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As a first project I would like to build a picture frame. The picture frame I want to build is 24"w 1"d 21"h.

I do not have a table saw and for some unknown reason I am scared of them. So using a table saw is not an option for me at this point. I am planning to use a hand saw (with miter box) and router. I was hoping to be able to find 1” x 1” square dowel. Remove enough material with the router to be able to install the plexiglass.

  • Am I approaching this project the right way?
  • Where can I find 1” x 1” square dowel (it would be nice if it was walnut).
  • The frame in the picture below is walnut. What kind of finish did they apply?

The frame I would like to build would be similar to the one below. Thank you for your help/comments!

enter image description here

  • Re: fear of the table saw, I had a similar level of fear when I first started. What I did to become comfortable enough to use the tool was take an intro to woodworking class locally. The basic class focused on the major tools and how to use them safely. Getting hands-on experience with someone who knew what they were doing and who could explain the dangers and how to avoid them worked well for me. That said, Graphus is right that it is entirely appropriate to to have some fear. Never let it leave you entirely. – Katie Kilian Sep 26 '16 at 14:40
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I do not have a table saw and for some unknown reason I am scared of them.

Some fear is entirely appropriate, table saws are potentially very dangerous tools. The table saw regularly tops lists of the most dangerous power tool and it may account for the largest number of serious injuries in a woodworking shop.

Anyway, you don't need a table saw for doing picture frames rest assured! Picture frames were made for a long long time before table saws came on the scene.

Even today if someone owned one they might not use their table saw for doing picture frames, except for some initial ripping cuts, because they wouldn't be the tool of choice for forming the rabbet/rebate or cutting the mitres.

I am planning to use a hand saw (with miter box) and router. I was hoping to be able to find 1” x 1” square dowel. Remove enough material with the router to be able to install the plexiglass.

This is entirely doable. Be aware though that sawn mitres might not be quite perfect and for a very good fit it would be common to trim the mitres, e.g. usinig a hand plane and a mitre shooting board, see here and here.

There is another option to consider which would make the construction even simpler, and that is to build up as covered in this previous Answer.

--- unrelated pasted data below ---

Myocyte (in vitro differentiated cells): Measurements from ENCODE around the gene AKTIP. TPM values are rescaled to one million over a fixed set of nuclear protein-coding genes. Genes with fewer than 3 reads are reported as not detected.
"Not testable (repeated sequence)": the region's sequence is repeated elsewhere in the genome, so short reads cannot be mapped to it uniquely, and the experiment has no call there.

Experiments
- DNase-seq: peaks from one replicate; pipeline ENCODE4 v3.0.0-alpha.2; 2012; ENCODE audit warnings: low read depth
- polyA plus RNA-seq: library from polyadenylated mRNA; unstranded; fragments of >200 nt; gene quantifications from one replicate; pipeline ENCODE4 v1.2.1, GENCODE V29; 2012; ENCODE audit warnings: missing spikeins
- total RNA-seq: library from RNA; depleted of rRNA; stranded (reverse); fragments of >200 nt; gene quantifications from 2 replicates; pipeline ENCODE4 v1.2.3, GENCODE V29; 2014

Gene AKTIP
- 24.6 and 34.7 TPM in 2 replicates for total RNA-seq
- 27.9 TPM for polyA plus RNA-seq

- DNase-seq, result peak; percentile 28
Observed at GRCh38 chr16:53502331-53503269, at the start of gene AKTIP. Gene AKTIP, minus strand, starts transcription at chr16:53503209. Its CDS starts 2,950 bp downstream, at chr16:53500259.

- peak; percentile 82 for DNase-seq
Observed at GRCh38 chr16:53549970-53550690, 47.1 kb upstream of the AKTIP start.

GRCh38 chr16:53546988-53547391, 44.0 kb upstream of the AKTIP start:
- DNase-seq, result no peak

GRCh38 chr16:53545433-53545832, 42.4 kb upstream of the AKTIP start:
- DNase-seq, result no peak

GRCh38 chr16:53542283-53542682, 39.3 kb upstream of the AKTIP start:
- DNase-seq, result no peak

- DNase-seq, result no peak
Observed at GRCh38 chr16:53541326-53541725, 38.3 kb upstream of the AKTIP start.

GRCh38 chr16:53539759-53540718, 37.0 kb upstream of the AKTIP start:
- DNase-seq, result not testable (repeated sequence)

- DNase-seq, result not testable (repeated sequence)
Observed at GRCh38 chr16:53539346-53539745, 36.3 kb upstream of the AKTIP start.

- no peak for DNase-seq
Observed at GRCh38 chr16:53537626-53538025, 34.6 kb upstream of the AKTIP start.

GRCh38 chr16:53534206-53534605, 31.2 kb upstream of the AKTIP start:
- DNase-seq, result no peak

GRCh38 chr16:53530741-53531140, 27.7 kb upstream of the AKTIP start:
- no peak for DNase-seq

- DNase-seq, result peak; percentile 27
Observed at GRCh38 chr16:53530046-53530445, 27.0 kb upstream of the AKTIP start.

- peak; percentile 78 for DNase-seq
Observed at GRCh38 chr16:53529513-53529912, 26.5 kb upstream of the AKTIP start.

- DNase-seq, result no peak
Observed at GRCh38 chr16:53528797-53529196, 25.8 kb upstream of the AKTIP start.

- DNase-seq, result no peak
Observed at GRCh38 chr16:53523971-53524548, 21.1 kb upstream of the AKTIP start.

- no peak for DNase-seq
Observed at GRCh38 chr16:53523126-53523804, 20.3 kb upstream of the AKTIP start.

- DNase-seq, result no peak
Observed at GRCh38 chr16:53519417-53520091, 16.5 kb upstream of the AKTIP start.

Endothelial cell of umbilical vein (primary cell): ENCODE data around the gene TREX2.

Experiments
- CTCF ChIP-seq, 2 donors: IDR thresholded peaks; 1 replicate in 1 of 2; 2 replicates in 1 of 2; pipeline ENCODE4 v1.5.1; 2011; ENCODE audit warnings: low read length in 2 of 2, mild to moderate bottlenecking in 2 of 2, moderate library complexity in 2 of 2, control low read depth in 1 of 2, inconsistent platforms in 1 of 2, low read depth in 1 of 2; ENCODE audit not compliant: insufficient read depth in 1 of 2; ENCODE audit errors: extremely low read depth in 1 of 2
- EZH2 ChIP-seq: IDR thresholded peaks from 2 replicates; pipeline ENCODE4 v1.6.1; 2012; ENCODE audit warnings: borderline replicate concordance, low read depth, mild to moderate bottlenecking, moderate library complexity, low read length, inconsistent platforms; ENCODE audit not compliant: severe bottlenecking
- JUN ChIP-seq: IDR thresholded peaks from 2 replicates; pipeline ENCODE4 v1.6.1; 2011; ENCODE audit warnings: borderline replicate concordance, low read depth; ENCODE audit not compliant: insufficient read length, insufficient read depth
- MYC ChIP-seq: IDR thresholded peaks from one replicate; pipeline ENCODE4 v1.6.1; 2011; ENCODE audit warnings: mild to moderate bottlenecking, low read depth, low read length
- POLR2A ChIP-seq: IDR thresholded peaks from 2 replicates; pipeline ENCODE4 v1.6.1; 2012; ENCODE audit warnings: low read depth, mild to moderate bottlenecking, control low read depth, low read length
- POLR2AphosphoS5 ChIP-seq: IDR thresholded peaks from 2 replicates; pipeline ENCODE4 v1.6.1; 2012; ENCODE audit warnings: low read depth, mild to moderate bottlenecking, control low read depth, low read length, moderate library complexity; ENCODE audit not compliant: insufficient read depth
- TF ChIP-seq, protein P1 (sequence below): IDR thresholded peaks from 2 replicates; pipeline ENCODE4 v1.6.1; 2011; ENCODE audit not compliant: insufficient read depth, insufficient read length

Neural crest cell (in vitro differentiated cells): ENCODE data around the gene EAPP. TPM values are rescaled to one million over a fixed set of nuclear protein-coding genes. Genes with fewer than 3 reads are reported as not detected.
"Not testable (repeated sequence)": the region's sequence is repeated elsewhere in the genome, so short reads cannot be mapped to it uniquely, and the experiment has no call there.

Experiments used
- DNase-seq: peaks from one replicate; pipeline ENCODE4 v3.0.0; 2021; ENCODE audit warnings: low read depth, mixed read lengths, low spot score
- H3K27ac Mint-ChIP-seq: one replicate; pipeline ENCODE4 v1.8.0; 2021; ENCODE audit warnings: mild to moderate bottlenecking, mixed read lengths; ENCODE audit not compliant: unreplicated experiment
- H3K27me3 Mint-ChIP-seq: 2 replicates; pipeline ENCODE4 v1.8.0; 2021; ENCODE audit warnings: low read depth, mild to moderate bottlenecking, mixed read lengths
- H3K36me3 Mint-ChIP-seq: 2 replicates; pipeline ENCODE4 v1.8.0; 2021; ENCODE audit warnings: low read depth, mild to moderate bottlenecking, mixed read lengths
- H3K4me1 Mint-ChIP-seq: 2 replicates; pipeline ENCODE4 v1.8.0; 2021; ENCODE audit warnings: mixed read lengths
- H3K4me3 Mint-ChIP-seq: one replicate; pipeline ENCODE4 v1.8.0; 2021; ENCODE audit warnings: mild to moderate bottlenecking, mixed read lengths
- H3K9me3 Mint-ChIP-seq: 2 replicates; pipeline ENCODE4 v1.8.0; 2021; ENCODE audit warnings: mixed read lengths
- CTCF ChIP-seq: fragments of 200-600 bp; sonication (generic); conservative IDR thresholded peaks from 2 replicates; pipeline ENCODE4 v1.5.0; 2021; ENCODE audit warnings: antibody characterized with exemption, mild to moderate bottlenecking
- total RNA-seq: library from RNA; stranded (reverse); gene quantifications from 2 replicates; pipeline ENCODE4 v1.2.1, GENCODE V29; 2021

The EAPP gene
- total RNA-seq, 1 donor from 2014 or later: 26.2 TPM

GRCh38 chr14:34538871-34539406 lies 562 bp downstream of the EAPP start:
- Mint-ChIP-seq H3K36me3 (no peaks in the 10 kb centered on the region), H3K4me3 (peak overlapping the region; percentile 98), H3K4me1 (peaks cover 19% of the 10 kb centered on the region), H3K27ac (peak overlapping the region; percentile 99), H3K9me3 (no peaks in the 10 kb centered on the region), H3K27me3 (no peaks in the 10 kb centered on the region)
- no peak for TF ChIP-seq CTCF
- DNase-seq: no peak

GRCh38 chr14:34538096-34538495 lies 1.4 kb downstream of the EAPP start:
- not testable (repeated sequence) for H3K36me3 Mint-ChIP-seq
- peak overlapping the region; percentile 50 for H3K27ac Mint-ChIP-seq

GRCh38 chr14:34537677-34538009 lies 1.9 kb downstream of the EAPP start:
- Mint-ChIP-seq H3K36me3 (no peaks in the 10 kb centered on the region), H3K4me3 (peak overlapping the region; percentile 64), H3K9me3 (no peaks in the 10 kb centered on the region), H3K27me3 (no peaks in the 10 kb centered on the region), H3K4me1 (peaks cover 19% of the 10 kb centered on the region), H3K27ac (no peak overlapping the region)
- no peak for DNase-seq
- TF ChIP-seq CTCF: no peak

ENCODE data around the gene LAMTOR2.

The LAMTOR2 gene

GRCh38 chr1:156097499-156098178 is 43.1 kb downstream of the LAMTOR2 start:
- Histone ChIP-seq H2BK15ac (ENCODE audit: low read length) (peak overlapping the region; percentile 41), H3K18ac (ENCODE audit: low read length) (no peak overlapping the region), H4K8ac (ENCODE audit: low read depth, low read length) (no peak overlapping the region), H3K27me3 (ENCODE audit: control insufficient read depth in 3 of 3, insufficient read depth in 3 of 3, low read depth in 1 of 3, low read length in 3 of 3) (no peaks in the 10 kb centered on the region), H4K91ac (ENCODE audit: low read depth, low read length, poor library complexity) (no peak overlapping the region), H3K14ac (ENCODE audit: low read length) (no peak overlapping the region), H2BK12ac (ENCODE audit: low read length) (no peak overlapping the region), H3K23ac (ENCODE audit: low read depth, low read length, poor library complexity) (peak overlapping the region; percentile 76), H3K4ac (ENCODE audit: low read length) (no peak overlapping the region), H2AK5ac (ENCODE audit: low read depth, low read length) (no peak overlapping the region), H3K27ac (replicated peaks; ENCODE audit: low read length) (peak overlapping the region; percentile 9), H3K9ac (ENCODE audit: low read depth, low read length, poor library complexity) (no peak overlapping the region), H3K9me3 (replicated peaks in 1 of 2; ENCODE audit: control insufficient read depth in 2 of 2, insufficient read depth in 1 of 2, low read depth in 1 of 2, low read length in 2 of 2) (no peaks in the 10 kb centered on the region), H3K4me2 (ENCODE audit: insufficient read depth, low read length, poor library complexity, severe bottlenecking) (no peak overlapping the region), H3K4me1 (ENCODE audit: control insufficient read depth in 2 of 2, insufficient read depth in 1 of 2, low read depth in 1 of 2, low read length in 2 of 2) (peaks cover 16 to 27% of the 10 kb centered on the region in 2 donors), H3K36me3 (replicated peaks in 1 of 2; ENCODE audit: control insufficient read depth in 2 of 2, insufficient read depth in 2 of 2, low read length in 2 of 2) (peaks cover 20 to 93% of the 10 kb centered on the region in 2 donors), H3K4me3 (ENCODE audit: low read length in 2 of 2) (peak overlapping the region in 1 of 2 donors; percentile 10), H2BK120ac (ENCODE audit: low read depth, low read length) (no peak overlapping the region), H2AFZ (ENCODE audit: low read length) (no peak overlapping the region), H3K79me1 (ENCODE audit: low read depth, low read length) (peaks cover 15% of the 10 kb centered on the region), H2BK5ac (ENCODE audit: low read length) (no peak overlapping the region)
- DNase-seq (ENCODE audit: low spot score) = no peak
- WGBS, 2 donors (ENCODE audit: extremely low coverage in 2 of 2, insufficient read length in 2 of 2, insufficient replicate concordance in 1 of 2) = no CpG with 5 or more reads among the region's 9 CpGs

Where can I find 1” x 1” square dowel (it would be nice if it was walnut).

Can't answer that for you I'm afraid as it's completely dependent on location. But in many places walnut in pre-formed shapes won't be available. The usual route would be to buy wider boards and then rip narrow strips from them which are then formed into the frame members.

Other woods, including poplar, pine and white or red oak are commonly available as readymade strip material however. It isn't uncommon to get a lesser wood (e.g. poplar) and then colouring it so it looks like walnut, either with wood stain and then applying a gloss finish, or by using "gel stain" (a type of coloured varnish).

The frame in the picture below is walnut. What kind of finish did they apply?

Impossible to tell, it could be nearly anything. (Incidentally the frame in the photo actually looks like it might be oak.)

But if you're after an easy, reliable way to finish that gives a good shine then I highly recommend using wipe-on varnish. They sell "Wiping Varnish" already made up but there's no reason to buy it and pay too much for it, you can easily make it yourself at home. Buy regular gloss polyurethane varnish, decant a little into a jar with a tight lid, thin it with some additional mineral spirits (1/3 works fine but you can make it as thin as you like). Shake the jar and it's ready to use.

You can wipe the diluted varnish on as the name suggests or brush it on, it doesn't matter. You don't have to but some or all of the excess can be wiped from the wood and then it's left to dry. It dries faster the more you wipe away but builds up more slowly.

Safety note: if you wipe on with cloths or paper towels these should be laid out flat to dry and not left scrunched up.

Three coats will usually prove just enough to finish hardwood so it looks uniformly coated, but by all means apply more coats if you want or the wood looks like it needs it.

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  • Wow! Great answer @Graphus! Regarding where/how to get the wood in 1" strip. Let's say that I buy a walnut 4/4 board (something like this woodworkerssource.com/shop/product/wal44.html), where/how do I get strip without a table saw? I am afraid that if I use a hand saw, I won't have a perfectly straight edge. Thanks again for your help! – Joe Sep 25 '16 at 17:45
  • @Joe your local hardwood dealer can probably rip a 5/4 or 6/4 board down to 1" square for a nominal charge (mine charges $5 plus $0.50 / bf or something like that). Check Google and give them a call and ask! – mmathis Sep 25 '16 at 22:26

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